Roast Chicken With Romesco and Creamy Corn Recipe


[Photograph: Daniel Gritzer]

Easy weeknight dinners aren’t just about finding recipes that can be made in under 30 minutes from start to finish. They’re also not solely about cooking up huge batches of stew on the weekend so you can feed yourself the same exact meal every night of the coming week. While those two strategies work, it’s helpful to also turn to a third: Use made-in-advance building blocks to whip up easy and varied dinners on-demand.

I’ve written about this before when describing cooking strategies during the Coronavirus quarantine, so take this recipe as yet one more example of how to put those strategies to work. And mind you—they’re useful for everyday home cooking beyond the current global pandemic situation.

In this recipe, I cook sweet summer corn in butter with thyme, leek, and white pepper to make the vegetable base of the meal. This vegetable ragout can be cooked while your chicken roasts, but you could also make the corn in advance (possibly even doubling the batch to have leftovers for another meal).

In a lot of classic French cooking, white pepper is used when you don’t want the little flecks of black pepper visible in a dish. I’ve never bought into letting appearances determine choosing one ingredient over another, especially not at home. So while it may seem like the white pepper is a good visual choice for the corn, I actually prefer it here for its complex funky flavor and aroma, which makes the sweet corn a lot more interesting and plays well with the romesco sauce.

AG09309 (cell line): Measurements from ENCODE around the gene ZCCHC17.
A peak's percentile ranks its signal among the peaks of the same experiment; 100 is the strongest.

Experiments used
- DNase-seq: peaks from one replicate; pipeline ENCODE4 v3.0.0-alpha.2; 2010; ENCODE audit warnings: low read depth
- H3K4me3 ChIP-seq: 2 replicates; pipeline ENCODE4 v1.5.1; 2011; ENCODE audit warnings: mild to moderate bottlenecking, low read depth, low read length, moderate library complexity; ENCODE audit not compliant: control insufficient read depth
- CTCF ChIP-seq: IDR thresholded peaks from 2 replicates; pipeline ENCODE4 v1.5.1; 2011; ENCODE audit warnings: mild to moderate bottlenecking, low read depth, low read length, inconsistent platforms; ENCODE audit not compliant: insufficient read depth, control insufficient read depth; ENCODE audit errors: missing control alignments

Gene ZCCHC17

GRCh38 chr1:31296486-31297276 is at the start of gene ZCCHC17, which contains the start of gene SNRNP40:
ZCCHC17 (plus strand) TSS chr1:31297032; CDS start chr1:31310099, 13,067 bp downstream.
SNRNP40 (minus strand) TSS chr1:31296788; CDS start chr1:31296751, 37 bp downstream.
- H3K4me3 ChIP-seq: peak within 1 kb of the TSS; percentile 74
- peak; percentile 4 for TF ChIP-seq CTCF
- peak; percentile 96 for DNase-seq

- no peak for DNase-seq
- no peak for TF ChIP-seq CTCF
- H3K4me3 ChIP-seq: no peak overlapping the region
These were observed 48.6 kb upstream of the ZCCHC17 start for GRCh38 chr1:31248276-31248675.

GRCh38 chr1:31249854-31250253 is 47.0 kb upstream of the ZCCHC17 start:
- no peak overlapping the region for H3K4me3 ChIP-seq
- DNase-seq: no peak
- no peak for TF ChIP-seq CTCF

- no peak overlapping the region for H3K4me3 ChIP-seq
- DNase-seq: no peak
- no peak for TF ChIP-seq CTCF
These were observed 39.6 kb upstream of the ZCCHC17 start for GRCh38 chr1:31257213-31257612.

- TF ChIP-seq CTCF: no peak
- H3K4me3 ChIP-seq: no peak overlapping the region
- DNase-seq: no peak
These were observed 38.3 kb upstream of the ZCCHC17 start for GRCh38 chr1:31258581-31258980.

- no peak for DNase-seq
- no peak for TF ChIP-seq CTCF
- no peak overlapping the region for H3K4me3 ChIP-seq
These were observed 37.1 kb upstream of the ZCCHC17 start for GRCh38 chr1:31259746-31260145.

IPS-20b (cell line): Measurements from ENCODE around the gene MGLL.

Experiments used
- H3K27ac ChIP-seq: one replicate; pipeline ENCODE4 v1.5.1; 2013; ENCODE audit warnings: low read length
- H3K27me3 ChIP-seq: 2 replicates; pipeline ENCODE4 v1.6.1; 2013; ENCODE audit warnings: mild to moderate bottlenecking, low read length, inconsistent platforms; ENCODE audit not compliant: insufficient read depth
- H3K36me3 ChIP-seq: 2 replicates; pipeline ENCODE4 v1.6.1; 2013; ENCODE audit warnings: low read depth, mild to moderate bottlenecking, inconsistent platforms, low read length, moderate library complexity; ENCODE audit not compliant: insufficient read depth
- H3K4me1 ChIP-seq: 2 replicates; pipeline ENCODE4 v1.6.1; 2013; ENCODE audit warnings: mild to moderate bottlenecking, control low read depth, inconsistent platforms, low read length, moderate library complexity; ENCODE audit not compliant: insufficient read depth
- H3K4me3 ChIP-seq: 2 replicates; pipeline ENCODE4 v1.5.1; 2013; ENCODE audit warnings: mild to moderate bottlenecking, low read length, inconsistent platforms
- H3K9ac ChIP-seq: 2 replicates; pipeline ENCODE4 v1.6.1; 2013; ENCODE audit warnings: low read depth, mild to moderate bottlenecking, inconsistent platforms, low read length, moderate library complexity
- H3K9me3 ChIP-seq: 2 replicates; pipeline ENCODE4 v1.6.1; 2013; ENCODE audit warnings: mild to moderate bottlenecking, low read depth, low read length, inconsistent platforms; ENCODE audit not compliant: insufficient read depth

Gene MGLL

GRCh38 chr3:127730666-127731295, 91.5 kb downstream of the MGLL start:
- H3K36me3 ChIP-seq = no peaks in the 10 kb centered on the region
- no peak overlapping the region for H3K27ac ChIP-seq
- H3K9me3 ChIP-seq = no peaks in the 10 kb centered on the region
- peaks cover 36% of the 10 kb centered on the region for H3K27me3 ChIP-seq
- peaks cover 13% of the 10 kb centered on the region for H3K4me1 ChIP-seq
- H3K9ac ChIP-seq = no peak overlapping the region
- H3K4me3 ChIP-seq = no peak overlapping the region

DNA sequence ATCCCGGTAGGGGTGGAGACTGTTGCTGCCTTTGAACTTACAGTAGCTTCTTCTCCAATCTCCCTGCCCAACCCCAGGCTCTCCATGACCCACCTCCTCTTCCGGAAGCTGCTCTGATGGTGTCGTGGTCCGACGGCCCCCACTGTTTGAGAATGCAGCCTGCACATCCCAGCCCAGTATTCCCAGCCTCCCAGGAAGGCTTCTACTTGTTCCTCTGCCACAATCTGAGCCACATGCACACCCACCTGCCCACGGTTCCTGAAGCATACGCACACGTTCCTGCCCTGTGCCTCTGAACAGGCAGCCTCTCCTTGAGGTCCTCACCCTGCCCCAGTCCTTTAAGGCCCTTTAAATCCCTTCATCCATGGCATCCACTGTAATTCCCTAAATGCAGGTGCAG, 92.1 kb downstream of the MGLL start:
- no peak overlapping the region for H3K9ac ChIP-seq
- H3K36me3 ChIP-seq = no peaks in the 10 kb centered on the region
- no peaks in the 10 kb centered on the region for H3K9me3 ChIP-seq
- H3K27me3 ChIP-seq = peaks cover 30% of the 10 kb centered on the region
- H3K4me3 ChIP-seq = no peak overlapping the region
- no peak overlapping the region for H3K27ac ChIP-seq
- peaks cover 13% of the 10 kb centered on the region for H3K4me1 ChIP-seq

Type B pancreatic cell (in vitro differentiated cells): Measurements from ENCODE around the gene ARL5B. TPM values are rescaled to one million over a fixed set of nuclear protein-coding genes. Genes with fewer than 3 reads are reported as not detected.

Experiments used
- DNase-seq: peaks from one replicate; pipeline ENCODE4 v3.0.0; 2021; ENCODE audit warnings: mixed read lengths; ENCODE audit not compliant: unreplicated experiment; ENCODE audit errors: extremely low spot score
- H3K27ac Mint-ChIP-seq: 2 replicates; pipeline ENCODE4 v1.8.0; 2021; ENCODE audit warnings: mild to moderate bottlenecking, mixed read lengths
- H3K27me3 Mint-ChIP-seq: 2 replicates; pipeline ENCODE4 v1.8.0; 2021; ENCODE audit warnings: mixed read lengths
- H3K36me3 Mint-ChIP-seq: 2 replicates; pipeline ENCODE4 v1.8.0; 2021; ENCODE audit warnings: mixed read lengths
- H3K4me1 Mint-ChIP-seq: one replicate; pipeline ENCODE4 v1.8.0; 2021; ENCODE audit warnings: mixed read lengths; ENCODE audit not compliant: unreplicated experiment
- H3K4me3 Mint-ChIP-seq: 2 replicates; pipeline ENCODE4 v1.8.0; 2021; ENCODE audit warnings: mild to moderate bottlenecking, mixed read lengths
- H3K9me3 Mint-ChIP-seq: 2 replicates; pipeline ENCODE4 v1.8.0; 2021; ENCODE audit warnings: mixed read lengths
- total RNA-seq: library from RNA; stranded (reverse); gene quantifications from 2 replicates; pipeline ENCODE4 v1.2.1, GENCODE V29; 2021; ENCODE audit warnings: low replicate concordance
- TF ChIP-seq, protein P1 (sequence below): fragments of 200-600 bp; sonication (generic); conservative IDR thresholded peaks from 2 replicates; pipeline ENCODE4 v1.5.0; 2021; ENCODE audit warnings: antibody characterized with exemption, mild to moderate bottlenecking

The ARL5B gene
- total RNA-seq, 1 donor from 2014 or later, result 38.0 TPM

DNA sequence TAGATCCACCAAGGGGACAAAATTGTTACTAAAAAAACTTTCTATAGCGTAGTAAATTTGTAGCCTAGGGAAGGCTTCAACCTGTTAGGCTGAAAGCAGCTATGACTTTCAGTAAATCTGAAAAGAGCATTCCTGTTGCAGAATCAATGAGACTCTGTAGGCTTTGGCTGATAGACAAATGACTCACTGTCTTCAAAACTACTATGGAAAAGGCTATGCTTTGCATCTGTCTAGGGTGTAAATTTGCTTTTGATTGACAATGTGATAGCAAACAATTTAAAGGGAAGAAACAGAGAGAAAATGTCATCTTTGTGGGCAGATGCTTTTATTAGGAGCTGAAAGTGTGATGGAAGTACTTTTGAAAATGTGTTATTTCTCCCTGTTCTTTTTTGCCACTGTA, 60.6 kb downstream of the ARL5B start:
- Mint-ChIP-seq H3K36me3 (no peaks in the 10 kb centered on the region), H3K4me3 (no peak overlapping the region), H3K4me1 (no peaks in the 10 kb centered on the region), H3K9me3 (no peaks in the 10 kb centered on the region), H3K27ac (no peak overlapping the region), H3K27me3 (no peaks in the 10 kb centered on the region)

The romesco sauce, meanwhile, pulls double duty as both a sauce, but also a hearty ingredient that adds heft and substance to the meal, thanks to all the almonds, bread, and oil that are pureed into it. It’s a great accompaniment to the corn, adding earthiness from the dried peppers and nuts alongside a sweet tomato note that synchs up with the corn.

The romesco, too, can be made day-of, but it keeps well in the fridge for several days, so it’s yet one more component you can make in advance and then keep at the ready. It’s also a recipe you can double to ensure you have more to slather on sandwiches or serve with vegetables or some other meat during the week. Just don’t make my recent mistake of trying to double the batch all at once in a standard eight-inch mortar and pestle—it will be almost impossible to manage unless you happen to have an extra-massive mortar and pestle lying around for the occasion.

If you get those components prepared ahead of time, all you have to do for dinner is pop a chicken in the oven. And if you want to eliminate the spatchcocking step and just roast the chicken whole, that’s fine too—there’s nothing wrong with making your life a little easier when you can.



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